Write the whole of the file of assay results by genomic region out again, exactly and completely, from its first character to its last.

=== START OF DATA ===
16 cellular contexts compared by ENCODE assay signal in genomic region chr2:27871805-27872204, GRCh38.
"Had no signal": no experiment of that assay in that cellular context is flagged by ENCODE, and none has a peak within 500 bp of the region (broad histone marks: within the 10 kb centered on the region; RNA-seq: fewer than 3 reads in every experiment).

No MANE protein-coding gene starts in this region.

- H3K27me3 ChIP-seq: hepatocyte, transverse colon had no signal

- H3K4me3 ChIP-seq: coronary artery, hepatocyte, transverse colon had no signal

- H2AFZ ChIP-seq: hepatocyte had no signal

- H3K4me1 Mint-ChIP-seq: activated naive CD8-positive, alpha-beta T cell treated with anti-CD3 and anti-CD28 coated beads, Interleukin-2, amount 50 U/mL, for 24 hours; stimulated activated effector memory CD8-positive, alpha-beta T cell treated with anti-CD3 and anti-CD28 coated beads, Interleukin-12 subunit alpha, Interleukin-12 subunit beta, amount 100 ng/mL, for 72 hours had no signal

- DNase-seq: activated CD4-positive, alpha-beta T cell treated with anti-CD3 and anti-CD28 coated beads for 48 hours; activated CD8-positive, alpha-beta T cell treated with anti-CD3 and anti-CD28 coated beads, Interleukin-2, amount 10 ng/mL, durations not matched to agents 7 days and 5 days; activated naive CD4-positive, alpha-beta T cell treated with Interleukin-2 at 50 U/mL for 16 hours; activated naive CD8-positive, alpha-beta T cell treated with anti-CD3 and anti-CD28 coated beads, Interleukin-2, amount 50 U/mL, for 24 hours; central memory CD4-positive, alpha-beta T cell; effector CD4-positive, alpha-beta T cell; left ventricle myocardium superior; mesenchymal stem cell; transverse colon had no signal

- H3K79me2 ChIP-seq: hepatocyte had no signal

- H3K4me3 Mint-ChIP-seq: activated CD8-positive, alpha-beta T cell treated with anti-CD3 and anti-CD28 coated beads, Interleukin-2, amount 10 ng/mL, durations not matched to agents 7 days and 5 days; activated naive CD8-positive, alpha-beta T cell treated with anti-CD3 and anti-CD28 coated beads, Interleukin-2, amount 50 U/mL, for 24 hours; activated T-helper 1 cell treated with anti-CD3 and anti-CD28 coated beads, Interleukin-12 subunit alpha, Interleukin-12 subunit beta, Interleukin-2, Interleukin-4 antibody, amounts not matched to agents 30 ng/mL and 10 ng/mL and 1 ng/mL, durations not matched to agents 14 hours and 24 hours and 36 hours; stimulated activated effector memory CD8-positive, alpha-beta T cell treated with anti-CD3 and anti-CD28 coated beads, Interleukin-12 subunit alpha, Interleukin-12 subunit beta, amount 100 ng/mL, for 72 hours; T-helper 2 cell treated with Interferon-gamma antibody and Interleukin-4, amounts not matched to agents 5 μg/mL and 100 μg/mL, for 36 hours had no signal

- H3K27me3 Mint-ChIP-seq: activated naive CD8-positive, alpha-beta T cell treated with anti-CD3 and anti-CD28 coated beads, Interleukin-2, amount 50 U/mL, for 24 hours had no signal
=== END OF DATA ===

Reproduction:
16 cellular contexts compared by ENCODE assay signal in genomic region chr2:27871805-27872204, GRCh38.
"Had no signal": no experiment of that assay in that cellular context is flagged by ENCODE, and none has a peak within 500 bp of the region (broad histone marks: within the 10 kb centered on the region; RNA-seq: fewer than 3 reads in every experiment).

No MANE protein-coding gene starts in this region.

- H3K27me3 ChIP-seq: hepatocyte, transverse colon had no signal

- H3K4me3 ChIP-seq: coronary artery, hepatocyte, transverse colon had no signal

- H2AFZ ChIP-seq: hepatocyte had no signal

- H3K4me1 Mint-ChIP-seq: activated naive CD8-positive, alpha-beta T cell treated with anti-CD3 and anti-CD28 coated beads, Interleukin-2, amount 50 U/mL, for 24 hours; stimulated activated effector memory CD8-positive, alpha-beta T cell treated with anti-CD3 and anti-CD28 coated beads, Interleukin-12 subunit alpha, Interleukin-12 subunit beta, amount 100 ng/mL, for 72 hours had no signal

- DNase-seq: activated CD4-positive, alpha-beta T cell treated with anti-CD3 and anti-CD28 coated beads for 48 hours; activated CD8-positive, alpha-beta T cell treated with anti-CD3 and anti-CD28 coated beads, Interleukin-2, amount 10 ng/mL, durations not matched to agents 7 days and 5 days; activated naive CD4-positive, alpha-beta T cell treated with Interleukin-2 at 50 U/mL for 16 hours; activated naive CD8-positive, alpha-beta T cell treated with anti-CD3 and anti-CD28 coated beads, Interleukin-2, amount 50 U/mL, for 24 hours; central memory CD4-positive, alpha-beta T cell; effector CD4-positive, alpha-beta T cell; left ventricle myocardium superior; mesenchymal stem cell; transverse colon had no signal

- H3K79me2 ChIP-seq: hepatocyte had no signal

- H3K4me3 Mint-ChIP-seq: activated CD8-positive, alpha-beta T cell treated with anti-CD3 and anti-CD28 coated beads, Interleukin-2, amount 10 ng/mL, durations not matched to agents 7 days and 5 days; activated naive CD8-positive, alpha-beta T cell treated with anti-CD3 and anti-CD28 coated beads, Interleukin-2, amount 50 U/mL, for 24 hours; activated T-helper 1 cell treated with anti-CD3 and anti-CD28 coated beads, Interleukin-12 subunit alpha, Interleukin-12 subunit beta, Interleukin-2, Interleukin-4 antibody, amounts not matched to agents 30 ng/mL and 10 ng/mL and 1 ng/mL, durations not matched to agents 14 hours and 24 hours and 36 hours; stimulated activated effector memory CD8-positive, alpha-beta T cell treated with anti-CD3 and anti-CD28 coated beads, Interleukin-12 subunit alpha, Interleukin-12 subunit beta, amount 100 ng/mL, for 72 hours; T-helper 2 cell treated with Interferon-gamma antibody and Interleukin-4, amounts not matched to agents 5 μg/mL and 100 μg/mL, for 36 hours had no signal

- H3K27me3 Mint-ChIP-seq: activated naive CD8-positive, alpha-beta T cell treated with anti-CD3 and anti-CD28 coated beads, Interleukin-2, amount 50 U/mL, for 24 hours had no signal